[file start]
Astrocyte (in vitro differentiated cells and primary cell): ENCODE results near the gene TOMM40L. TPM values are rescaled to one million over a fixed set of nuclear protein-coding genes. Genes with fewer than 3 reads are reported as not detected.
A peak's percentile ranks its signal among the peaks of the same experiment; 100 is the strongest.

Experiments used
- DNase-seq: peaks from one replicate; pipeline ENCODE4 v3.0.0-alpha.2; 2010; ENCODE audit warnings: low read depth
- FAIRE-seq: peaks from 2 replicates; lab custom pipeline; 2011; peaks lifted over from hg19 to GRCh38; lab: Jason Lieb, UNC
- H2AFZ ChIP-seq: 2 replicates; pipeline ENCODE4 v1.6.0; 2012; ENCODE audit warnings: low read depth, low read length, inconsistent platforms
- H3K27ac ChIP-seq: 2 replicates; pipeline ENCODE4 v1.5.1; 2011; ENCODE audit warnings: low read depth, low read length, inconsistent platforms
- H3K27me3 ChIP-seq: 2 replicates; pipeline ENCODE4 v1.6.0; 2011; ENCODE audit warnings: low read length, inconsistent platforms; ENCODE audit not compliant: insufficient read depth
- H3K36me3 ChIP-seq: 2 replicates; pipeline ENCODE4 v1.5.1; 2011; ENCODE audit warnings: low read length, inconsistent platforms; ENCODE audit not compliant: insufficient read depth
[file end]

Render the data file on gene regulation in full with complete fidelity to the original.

Astrocyte (in vitro differentiated cells and primary cell): ENCODE results near the gene TOMM40L. TPM values are rescaled to one million over a fixed set of nuclear protein-coding genes. Genes with fewer than 3 reads are reported as not detected.
A peak's percentile ranks its signal among the peaks of the same experiment; 100 is the strongest.

Experiments used
- DNase-seq: peaks from one replicate; pipeline ENCODE4 v3.0.0-alpha.2; 2010; ENCODE audit warnings: low read depth
- FAIRE-seq: peaks from 2 replicates; lab custom pipeline; 2011; peaks lifted over from hg19 to GRCh38; lab: Jason Lieb, UNC
- H2AFZ ChIP-seq: 2 replicates; pipeline ENCODE4 v1.6.0; 2012; ENCODE audit warnings: low read depth, low read length, inconsistent platforms
- H3K27ac ChIP-seq: 2 replicates; pipeline ENCODE4 v1.5.1; 2011; ENCODE audit warnings: low read depth, low read length, inconsistent platforms
- H3K27me3 ChIP-seq: 2 replicates; pipeline ENCODE4 v1.6.0; 2011; ENCODE audit warnings: low read length, inconsistent platforms; ENCODE audit not compliant: insufficient read depth
- H3K36me3 ChIP-seq: 2 replicates; pipeline ENCODE4 v1.5.1; 2011; ENCODE audit warnings: low read length, inconsistent platforms; ENCODE audit not compliant: insufficient read depth